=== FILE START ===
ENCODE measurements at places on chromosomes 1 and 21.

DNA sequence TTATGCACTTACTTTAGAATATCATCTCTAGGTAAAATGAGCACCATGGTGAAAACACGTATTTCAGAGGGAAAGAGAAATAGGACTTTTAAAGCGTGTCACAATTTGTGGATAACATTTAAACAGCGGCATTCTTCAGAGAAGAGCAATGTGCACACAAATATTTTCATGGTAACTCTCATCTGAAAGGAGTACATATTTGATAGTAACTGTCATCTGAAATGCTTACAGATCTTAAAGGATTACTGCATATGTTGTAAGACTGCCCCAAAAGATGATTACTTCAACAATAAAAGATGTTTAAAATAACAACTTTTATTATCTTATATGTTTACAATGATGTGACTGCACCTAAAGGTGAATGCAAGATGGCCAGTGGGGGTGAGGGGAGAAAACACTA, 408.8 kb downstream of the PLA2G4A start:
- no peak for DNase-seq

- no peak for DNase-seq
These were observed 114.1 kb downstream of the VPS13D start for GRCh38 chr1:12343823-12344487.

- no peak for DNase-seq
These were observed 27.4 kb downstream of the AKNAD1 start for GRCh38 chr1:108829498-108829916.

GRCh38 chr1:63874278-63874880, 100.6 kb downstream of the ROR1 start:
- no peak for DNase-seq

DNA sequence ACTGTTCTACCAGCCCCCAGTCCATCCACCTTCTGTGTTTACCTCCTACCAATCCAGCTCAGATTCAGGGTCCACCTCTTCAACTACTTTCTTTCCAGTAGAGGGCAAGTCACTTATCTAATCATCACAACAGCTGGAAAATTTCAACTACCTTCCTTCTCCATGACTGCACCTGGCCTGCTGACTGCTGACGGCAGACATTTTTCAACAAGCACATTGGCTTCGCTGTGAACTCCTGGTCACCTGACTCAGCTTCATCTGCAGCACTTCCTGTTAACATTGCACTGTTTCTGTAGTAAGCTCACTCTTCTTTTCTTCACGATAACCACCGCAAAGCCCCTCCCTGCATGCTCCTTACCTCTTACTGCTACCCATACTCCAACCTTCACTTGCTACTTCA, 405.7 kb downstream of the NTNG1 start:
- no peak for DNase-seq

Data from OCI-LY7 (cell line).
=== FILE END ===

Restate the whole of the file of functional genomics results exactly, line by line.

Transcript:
ENCODE measurements at places on chromosomes 1 and 21.

DNA sequence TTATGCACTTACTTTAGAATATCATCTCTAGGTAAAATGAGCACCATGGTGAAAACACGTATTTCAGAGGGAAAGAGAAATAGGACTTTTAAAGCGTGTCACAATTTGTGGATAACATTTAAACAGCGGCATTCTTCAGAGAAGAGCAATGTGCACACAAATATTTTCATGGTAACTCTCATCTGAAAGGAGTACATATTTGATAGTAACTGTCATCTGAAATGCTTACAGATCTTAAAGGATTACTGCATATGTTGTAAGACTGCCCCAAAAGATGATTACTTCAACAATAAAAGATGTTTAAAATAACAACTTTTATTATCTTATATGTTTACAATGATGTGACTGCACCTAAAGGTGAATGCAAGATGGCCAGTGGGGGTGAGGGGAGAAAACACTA, 408.8 kb downstream of the PLA2G4A start:
- no peak for DNase-seq

- no peak for DNase-seq
These were observed 114.1 kb downstream of the VPS13D start for GRCh38 chr1:12343823-12344487.

- no peak for DNase-seq
These were observed 27.4 kb downstream of the AKNAD1 start for GRCh38 chr1:108829498-108829916.

GRCh38 chr1:63874278-63874880, 100.6 kb downstream of the ROR1 start:
- no peak for DNase-seq

DNA sequence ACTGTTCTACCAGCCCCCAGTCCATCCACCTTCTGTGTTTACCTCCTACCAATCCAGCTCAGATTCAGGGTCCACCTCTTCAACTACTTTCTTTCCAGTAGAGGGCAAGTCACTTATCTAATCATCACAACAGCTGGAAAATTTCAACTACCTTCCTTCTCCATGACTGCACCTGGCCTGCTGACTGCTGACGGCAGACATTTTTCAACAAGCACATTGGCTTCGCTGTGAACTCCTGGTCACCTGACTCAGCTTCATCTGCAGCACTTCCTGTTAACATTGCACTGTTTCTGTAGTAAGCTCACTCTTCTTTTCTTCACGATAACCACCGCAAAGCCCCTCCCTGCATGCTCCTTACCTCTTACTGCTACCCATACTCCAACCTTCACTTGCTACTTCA, 405.7 kb downstream of the NTNG1 start:
- no peak for DNase-seq

Data from OCI-LY7 (cell line).